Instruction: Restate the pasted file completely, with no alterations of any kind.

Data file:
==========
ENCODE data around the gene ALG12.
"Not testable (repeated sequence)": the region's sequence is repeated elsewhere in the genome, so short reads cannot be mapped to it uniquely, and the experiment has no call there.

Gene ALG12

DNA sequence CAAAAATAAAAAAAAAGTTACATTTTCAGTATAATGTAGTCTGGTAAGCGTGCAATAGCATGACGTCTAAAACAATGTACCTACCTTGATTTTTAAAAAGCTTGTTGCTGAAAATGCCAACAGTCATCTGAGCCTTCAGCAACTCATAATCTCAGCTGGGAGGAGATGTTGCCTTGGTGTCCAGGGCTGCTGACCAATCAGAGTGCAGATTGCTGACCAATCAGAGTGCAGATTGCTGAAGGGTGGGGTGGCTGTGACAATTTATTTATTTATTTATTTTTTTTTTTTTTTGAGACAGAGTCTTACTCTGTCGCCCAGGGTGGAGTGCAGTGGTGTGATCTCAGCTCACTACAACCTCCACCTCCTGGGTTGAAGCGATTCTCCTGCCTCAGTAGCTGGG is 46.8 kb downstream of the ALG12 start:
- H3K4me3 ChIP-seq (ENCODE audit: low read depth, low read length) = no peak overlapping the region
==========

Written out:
ENCODE data around the gene ALG12.
"Not testable (repeated sequence)": the region's sequence is repeated elsewhere in the genome, so short reads cannot be mapped to it uniquely, and the experiment has no call there.

Gene ALG12

DNA sequence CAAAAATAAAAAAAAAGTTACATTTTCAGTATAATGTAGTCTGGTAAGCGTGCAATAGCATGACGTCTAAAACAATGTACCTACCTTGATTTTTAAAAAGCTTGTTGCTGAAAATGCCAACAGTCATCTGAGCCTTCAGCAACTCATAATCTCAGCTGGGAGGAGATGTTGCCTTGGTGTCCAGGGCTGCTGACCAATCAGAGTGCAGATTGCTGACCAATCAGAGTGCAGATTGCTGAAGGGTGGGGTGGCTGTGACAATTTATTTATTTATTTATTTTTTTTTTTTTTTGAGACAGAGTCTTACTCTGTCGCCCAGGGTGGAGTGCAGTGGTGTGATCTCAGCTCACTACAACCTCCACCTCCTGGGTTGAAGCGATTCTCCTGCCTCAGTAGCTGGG is 46.8 kb downstream of the ALG12 start:
- H3K4me3 ChIP-seq (ENCODE audit: low read depth, low read length) = no peak overlapping the region